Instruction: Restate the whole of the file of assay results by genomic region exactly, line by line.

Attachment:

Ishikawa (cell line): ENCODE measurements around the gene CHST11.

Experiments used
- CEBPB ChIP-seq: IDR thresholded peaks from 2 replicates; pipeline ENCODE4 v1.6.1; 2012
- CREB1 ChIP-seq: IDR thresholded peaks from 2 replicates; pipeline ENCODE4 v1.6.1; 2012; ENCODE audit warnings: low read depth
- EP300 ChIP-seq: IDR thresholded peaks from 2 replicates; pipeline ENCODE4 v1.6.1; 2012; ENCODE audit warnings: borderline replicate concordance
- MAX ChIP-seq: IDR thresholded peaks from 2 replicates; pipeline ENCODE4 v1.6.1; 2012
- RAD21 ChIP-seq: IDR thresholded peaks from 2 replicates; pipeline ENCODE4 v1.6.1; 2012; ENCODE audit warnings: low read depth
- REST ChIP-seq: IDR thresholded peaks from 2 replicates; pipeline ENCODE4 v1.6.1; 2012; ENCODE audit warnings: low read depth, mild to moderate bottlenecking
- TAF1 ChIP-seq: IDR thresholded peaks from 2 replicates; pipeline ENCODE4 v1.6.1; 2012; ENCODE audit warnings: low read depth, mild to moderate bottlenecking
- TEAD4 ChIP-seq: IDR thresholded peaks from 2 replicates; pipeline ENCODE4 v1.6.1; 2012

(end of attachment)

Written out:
Ishikawa (cell line): ENCODE measurements around the gene CHST11.

Experiments used
- CEBPB ChIP-seq: IDR thresholded peaks from 2 replicates; pipeline ENCODE4 v1.6.1; 2012
- CREB1 ChIP-seq: IDR thresholded peaks from 2 replicates; pipeline ENCODE4 v1.6.1; 2012; ENCODE audit warnings: low read depth
- EP300 ChIP-seq: IDR thresholded peaks from 2 replicates; pipeline ENCODE4 v1.6.1; 2012; ENCODE audit warnings: borderline replicate concordance
- MAX ChIP-seq: IDR thresholded peaks from 2 replicates; pipeline ENCODE4 v1.6.1; 2012
- RAD21 ChIP-seq: IDR thresholded peaks from 2 replicates; pipeline ENCODE4 v1.6.1; 2012; ENCODE audit warnings: low read depth
- REST ChIP-seq: IDR thresholded peaks from 2 replicates; pipeline ENCODE4 v1.6.1; 2012; ENCODE audit warnings: low read depth, mild to moderate bottlenecking
- TAF1 ChIP-seq: IDR thresholded peaks from 2 replicates; pipeline ENCODE4 v1.6.1; 2012; ENCODE audit warnings: low read depth, mild to moderate bottlenecking
- TEAD4 ChIP-seq: IDR thresholded peaks from 2 replicates; pipeline ENCODE4 v1.6.1; 2012